ASHEBORO – Share memories of North Carolina’s agricultural past with playwright, oral historian and storyteller Ella Joyce (E.J.) Stewart in “Sit-a-Spell,” 6 p.m. Thursday, March 24, at the Asheboro Public Library.
Stewart, the daughter of sharecroppers, will share stories from the mid-20th Century, when “Y’all come sit-a-spell” was the call for agricultural workers to take a break from hard work in the fields, or to relax after church on a Sunday afternoon.
Stewart’s appearance is first in a series of visits by “Road Scholars” from the North Carolina Humanities Council’s Many Stories, One People project. It’s free and the public is invited.
Stewart, who lives in Raleigh, uses literary arts as a way to create better communication across age, race, gender and class lines. She has written three produced plays and her stories appear in several publications.
She is a member of the North Carolina Association of Black Storytellers and the National Association of Black Storytellers.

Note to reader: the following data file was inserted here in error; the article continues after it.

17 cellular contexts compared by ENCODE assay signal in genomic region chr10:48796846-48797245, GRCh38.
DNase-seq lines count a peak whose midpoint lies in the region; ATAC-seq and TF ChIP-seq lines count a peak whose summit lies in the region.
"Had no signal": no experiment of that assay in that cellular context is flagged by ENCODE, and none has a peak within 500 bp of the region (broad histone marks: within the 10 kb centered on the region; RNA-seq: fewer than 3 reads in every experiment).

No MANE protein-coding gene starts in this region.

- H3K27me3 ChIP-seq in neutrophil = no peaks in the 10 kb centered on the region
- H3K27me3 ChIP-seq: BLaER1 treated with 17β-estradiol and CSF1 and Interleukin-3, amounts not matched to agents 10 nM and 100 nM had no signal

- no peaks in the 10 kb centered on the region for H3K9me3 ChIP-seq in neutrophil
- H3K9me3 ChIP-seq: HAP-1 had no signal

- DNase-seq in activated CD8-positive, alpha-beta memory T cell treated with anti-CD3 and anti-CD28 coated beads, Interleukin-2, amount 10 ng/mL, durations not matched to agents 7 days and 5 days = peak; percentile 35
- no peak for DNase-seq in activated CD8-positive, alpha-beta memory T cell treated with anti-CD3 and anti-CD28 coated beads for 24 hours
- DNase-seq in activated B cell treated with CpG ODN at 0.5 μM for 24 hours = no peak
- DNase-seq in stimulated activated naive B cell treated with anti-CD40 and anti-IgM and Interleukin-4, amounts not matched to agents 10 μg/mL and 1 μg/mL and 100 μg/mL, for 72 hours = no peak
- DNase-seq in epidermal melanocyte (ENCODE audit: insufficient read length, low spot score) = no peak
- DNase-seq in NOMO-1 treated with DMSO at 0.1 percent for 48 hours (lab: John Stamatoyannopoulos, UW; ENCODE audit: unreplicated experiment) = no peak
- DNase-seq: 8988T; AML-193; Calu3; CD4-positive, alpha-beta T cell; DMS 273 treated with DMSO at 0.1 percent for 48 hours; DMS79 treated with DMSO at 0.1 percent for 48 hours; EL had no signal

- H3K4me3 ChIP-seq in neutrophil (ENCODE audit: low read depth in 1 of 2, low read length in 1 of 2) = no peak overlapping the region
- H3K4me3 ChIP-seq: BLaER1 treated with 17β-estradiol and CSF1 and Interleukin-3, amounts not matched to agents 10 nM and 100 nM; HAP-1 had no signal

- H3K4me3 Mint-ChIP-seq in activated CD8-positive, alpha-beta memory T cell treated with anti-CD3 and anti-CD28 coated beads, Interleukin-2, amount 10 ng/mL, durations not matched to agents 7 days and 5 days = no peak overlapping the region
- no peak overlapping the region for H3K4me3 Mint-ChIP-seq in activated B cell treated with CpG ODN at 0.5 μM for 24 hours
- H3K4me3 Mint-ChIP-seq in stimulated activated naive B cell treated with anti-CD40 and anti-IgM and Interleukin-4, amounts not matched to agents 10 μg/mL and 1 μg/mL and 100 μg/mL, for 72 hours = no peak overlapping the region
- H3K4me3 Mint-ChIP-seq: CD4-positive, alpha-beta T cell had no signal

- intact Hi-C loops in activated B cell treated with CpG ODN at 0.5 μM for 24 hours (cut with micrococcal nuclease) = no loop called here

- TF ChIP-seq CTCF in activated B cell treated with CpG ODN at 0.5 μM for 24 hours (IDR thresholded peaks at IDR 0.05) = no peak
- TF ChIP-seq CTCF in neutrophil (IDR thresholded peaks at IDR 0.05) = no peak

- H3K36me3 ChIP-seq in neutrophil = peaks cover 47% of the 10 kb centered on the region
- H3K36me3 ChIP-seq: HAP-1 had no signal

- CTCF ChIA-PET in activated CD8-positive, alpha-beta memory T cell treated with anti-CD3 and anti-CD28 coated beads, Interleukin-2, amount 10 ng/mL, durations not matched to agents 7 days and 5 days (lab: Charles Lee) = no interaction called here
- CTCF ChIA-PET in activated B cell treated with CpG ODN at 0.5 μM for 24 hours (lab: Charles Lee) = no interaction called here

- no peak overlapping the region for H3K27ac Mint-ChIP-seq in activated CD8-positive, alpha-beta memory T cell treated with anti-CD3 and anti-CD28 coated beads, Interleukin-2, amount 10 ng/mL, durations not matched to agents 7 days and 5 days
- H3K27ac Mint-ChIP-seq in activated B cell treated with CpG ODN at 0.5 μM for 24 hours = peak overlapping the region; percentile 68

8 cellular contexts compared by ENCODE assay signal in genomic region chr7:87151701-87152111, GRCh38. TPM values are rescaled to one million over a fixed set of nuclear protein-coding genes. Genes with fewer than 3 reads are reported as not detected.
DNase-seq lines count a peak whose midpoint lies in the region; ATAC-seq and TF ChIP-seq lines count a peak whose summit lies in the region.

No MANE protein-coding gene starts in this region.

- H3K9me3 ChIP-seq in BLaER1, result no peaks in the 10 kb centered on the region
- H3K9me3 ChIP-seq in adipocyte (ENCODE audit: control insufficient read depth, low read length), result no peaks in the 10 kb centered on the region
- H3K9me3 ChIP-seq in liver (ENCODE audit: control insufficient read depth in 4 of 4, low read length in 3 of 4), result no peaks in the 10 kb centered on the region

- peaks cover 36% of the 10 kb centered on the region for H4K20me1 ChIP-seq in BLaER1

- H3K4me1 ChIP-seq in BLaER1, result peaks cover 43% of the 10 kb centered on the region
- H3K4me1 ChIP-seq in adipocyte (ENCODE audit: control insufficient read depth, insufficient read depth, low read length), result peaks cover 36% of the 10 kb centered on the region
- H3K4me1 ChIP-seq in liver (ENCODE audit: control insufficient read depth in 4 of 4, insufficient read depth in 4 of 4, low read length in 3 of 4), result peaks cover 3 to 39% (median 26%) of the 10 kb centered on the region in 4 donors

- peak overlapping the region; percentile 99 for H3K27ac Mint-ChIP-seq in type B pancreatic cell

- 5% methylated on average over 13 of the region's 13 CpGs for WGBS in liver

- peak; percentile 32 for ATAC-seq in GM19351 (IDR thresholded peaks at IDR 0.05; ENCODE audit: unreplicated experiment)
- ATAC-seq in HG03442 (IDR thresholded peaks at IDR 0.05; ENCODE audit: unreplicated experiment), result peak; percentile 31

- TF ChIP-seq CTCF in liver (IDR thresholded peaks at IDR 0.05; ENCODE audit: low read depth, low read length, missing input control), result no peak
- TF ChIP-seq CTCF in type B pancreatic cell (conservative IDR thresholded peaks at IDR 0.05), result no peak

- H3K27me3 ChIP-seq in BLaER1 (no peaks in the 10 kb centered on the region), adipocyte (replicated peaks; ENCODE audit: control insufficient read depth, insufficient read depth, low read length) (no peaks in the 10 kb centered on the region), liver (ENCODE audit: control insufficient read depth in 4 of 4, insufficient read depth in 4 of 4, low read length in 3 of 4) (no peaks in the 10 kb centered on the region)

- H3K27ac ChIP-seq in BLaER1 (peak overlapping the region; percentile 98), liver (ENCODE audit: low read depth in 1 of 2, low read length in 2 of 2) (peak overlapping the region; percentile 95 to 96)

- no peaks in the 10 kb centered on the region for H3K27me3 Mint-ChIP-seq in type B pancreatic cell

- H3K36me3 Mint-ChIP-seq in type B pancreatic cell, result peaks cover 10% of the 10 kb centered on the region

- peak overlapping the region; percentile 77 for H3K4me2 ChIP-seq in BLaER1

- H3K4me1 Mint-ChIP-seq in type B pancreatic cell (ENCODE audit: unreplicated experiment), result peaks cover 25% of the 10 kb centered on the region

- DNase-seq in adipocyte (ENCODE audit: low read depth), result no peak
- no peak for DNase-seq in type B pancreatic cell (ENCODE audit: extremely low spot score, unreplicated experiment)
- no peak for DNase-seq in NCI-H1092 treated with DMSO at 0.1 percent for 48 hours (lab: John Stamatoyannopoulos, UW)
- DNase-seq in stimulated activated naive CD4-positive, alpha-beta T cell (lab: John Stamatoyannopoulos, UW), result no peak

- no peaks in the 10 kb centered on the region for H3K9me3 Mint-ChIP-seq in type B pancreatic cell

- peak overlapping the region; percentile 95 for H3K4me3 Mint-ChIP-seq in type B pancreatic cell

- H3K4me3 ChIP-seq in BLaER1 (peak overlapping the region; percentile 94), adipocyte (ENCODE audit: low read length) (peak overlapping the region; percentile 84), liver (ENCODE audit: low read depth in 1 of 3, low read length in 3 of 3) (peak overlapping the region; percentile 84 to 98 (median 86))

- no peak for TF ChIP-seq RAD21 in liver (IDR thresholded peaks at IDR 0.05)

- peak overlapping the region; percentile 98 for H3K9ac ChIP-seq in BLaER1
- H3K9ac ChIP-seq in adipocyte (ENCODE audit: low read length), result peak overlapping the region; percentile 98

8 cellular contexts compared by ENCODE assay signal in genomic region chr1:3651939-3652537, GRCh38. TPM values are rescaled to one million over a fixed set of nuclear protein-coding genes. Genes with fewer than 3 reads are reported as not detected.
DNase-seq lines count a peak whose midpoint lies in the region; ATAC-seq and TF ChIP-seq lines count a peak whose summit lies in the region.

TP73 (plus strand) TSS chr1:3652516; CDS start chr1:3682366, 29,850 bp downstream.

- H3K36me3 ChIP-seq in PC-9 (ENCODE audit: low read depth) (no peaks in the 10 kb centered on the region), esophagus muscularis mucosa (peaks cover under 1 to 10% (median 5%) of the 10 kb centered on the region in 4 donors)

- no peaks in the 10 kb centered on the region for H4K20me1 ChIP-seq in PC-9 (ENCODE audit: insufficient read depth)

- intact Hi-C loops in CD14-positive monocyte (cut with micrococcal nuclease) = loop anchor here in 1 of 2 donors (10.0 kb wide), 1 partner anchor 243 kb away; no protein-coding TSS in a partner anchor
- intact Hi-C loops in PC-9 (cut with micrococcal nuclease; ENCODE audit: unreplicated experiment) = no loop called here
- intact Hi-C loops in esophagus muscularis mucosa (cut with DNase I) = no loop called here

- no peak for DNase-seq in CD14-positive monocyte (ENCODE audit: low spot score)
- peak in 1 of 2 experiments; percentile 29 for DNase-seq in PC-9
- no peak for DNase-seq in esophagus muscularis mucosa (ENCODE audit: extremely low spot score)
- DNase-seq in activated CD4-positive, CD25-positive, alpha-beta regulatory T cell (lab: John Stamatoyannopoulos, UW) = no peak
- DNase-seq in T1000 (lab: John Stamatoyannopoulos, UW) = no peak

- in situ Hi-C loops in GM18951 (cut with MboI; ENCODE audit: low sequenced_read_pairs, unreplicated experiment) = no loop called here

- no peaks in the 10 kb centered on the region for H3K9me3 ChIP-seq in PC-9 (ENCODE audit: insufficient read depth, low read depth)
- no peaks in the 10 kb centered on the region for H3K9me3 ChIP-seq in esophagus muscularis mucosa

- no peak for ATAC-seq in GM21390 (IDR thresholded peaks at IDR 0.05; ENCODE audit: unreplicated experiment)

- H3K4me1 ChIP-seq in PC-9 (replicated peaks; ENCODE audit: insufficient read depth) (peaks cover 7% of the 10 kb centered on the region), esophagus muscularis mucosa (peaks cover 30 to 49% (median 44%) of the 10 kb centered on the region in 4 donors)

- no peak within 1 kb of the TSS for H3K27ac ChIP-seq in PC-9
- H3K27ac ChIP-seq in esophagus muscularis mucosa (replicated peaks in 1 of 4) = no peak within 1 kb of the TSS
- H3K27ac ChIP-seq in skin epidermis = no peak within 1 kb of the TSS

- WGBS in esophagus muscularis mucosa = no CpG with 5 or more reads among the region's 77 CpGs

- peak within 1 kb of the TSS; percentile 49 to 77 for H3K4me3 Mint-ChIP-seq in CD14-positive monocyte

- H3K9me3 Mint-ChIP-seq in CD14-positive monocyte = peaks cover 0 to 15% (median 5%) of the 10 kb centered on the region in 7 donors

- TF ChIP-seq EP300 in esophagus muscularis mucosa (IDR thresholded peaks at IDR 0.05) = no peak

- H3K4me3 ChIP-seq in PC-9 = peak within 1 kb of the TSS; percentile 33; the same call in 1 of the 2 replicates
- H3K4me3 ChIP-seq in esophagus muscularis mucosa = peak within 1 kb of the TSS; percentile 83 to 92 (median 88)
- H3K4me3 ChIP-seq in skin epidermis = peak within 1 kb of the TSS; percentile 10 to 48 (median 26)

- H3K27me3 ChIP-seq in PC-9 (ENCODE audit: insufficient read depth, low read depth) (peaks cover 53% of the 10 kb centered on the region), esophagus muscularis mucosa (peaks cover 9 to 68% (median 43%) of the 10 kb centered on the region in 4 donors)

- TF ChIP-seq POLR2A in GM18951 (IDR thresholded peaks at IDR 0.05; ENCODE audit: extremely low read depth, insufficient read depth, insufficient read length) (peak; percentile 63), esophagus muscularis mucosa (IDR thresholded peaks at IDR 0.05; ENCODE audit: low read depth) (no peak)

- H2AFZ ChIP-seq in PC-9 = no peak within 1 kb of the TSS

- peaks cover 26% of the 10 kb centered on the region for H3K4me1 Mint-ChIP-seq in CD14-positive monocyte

Mark your calendars for the other Road Scholar events at the Asheboro library:
- “In Search of the Real Founder of Christianity: Jesus of Nazareth or Saul of Tarsus,” with Mars Hill College religion professor Dr. Walter Ziffer, 6 p.m. Tuesday, April 19; and
- “Sarah McGuirk, Orphan Train Rider,” with fiction writer and essayist Tamra Wilson, M.F.A., 6 p.m. Tuesday, June 21.
The project is made possible by funding from the North Carolina Humanities Council, a statewide nonprofit and affiliate of the National Endowment for the Humanities. Support is also provided by the Friends of the Library.
The library is located at 201 Worth Street. For further information, call 336-318-6803